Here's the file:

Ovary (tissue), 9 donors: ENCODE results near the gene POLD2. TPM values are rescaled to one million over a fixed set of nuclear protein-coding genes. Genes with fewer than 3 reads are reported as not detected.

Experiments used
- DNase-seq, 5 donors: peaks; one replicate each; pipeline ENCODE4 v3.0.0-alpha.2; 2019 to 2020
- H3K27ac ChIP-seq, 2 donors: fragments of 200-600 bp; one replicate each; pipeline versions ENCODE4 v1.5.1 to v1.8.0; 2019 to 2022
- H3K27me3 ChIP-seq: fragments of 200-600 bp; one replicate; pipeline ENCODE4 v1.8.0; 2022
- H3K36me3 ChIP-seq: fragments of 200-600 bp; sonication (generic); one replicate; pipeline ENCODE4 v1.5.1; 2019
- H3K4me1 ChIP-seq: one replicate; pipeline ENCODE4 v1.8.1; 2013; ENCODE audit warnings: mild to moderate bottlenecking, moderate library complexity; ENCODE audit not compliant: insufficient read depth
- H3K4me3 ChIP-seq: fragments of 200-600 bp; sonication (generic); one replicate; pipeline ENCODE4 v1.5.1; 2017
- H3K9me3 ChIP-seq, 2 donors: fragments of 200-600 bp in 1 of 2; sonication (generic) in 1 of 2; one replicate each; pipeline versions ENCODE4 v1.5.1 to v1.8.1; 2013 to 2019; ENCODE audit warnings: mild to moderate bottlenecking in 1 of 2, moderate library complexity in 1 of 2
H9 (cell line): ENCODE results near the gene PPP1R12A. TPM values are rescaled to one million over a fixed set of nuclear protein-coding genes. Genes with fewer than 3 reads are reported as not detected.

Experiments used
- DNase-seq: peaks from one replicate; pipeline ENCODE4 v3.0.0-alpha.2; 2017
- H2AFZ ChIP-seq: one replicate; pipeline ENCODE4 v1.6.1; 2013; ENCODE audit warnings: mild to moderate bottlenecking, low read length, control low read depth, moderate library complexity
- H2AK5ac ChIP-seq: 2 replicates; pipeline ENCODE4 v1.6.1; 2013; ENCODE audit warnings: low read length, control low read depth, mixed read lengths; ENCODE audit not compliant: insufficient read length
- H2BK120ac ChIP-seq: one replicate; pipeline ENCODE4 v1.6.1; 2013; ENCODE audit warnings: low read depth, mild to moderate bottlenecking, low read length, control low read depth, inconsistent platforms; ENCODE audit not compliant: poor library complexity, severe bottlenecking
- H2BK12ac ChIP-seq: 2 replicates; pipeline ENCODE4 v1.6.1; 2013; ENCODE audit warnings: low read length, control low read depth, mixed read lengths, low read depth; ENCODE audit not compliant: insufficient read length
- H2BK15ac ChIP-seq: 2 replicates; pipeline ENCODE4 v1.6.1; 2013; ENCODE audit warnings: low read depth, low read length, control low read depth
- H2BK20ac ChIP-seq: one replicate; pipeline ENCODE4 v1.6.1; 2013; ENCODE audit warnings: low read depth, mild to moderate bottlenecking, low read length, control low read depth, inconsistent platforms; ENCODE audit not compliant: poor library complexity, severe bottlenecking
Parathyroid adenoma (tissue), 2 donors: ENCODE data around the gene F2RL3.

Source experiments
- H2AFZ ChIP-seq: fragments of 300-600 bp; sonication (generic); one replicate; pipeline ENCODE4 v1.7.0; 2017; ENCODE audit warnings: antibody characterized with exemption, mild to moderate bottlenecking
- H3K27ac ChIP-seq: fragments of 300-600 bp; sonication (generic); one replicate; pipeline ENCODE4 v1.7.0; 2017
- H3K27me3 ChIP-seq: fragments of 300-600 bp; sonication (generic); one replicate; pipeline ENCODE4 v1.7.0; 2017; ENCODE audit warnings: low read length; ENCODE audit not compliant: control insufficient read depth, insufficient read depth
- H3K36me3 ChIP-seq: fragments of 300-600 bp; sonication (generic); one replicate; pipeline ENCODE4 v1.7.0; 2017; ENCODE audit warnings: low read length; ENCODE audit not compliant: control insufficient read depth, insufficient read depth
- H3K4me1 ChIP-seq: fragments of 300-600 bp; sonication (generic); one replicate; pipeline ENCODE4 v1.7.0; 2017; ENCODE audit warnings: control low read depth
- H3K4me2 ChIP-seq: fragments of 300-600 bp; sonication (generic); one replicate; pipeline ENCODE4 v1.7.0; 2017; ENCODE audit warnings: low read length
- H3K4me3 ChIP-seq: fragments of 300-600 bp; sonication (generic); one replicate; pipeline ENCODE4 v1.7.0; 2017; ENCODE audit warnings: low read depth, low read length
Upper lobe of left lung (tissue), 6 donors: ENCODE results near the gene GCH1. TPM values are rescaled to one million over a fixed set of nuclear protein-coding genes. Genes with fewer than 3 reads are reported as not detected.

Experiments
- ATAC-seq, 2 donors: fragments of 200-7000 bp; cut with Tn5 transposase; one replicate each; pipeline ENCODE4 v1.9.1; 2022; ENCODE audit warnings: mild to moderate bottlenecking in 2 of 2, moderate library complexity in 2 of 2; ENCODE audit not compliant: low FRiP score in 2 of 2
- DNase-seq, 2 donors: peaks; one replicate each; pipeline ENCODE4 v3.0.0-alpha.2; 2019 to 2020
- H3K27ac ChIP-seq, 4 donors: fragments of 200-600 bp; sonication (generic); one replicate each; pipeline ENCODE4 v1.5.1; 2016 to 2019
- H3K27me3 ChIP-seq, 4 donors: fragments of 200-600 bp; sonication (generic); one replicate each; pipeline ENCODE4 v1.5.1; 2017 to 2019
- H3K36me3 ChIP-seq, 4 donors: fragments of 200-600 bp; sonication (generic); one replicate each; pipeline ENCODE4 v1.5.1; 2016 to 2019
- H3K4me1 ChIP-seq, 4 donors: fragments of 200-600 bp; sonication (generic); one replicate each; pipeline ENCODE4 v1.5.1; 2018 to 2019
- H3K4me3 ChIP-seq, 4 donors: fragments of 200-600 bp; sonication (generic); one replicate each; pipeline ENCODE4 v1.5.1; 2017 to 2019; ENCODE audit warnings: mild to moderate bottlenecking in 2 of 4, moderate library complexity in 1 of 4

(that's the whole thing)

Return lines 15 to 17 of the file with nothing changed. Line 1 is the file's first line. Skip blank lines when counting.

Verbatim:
- H2BK120ac ChIP-seq: one replicate; pipeline ENCODE4 v1.6.1; 2013; ENCODE audit warnings: low read depth, mild to moderate bottlenecking, low read length, control low read depth, inconsistent platforms; ENCODE audit not compliant: poor library complexity, severe bottlenecking
- H2BK12ac ChIP-seq: 2 replicates; pipeline ENCODE4 v1.6.1; 2013; ENCODE audit warnings: low read length, control low read depth, mixed read lengths, low read depth; ENCODE audit not compliant: insufficient read length
- H2BK15ac ChIP-seq: 2 replicates; pipeline ENCODE4 v1.6.1; 2013; ENCODE audit warnings: low read depth, low read length, control low read depth